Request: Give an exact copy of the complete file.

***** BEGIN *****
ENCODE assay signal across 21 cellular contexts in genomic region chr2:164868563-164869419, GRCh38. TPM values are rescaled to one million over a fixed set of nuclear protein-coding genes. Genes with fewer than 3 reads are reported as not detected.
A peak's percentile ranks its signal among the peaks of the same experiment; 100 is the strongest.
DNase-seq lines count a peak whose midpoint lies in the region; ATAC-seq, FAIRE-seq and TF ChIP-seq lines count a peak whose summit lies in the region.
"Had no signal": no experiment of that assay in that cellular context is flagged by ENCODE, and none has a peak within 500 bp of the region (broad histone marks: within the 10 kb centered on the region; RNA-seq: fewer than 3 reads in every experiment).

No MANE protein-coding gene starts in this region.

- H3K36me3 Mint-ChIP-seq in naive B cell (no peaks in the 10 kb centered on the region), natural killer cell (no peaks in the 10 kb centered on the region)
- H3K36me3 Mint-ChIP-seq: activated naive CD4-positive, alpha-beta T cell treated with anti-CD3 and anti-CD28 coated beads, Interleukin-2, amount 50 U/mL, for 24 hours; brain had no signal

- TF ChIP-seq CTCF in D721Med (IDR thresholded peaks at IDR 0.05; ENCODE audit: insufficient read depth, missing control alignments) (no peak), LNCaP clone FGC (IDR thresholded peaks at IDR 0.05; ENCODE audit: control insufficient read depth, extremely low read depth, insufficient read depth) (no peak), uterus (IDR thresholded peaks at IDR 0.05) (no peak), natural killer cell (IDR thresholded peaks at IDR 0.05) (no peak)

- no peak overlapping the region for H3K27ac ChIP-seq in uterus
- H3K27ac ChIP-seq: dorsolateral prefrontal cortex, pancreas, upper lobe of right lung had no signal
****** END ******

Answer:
ENCODE assay signal across 21 cellular contexts in genomic region chr2:164868563-164869419, GRCh38. TPM values are rescaled to one million over a fixed set of nuclear protein-coding genes. Genes with fewer than 3 reads are reported as not detected.
A peak's percentile ranks its signal among the peaks of the same experiment; 100 is the strongest.
DNase-seq lines count a peak whose midpoint lies in the region; ATAC-seq, FAIRE-seq and TF ChIP-seq lines count a peak whose summit lies in the region.
"Had no signal": no experiment of that assay in that cellular context is flagged by ENCODE, and none has a peak within 500 bp of the region (broad histone marks: within the 10 kb centered on the region; RNA-seq: fewer than 3 reads in every experiment).

No MANE protein-coding gene starts in this region.

- H3K36me3 Mint-ChIP-seq in naive B cell (no peaks in the 10 kb centered on the region), natural killer cell (no peaks in the 10 kb centered on the region)
- H3K36me3 Mint-ChIP-seq: activated naive CD4-positive, alpha-beta T cell treated with anti-CD3 and anti-CD28 coated beads, Interleukin-2, amount 50 U/mL, for 24 hours; brain had no signal

- TF ChIP-seq CTCF in D721Med (IDR thresholded peaks at IDR 0.05; ENCODE audit: insufficient read depth, missing control alignments) (no peak), LNCaP clone FGC (IDR thresholded peaks at IDR 0.05; ENCODE audit: control insufficient read depth, extremely low read depth, insufficient read depth) (no peak), uterus (IDR thresholded peaks at IDR 0.05) (no peak), natural killer cell (IDR thresholded peaks at IDR 0.05) (no peak)

- no peak overlapping the region for H3K27ac ChIP-seq in uterus
- H3K27ac ChIP-seq: dorsolateral prefrontal cortex, pancreas, upper lobe of right lung had no signal